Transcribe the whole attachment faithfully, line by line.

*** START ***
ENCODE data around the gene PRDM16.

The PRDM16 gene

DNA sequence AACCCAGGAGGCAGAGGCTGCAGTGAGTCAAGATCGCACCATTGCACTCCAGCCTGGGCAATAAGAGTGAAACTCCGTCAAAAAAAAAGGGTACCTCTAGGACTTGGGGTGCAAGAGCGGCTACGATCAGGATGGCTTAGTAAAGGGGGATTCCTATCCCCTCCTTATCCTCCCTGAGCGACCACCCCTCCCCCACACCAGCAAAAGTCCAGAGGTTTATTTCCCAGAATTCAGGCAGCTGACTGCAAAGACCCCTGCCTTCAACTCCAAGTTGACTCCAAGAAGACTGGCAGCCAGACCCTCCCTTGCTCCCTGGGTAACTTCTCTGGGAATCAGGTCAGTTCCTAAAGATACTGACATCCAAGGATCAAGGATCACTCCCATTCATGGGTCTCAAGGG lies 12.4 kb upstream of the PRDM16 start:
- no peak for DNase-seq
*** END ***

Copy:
ENCODE data around the gene PRDM16.

The PRDM16 gene

DNA sequence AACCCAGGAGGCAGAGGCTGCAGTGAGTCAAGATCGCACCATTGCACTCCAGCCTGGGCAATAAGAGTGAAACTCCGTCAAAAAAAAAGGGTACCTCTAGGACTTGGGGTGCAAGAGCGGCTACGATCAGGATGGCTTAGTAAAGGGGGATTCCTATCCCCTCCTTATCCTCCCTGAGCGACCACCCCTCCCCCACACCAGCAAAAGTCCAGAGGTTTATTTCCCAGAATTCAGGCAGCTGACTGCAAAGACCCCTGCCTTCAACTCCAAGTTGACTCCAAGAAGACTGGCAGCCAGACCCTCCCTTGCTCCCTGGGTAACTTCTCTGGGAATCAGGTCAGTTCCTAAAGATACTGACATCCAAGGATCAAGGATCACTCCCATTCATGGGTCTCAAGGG lies 12.4 kb upstream of the PRDM16 start:
- no peak for DNase-seq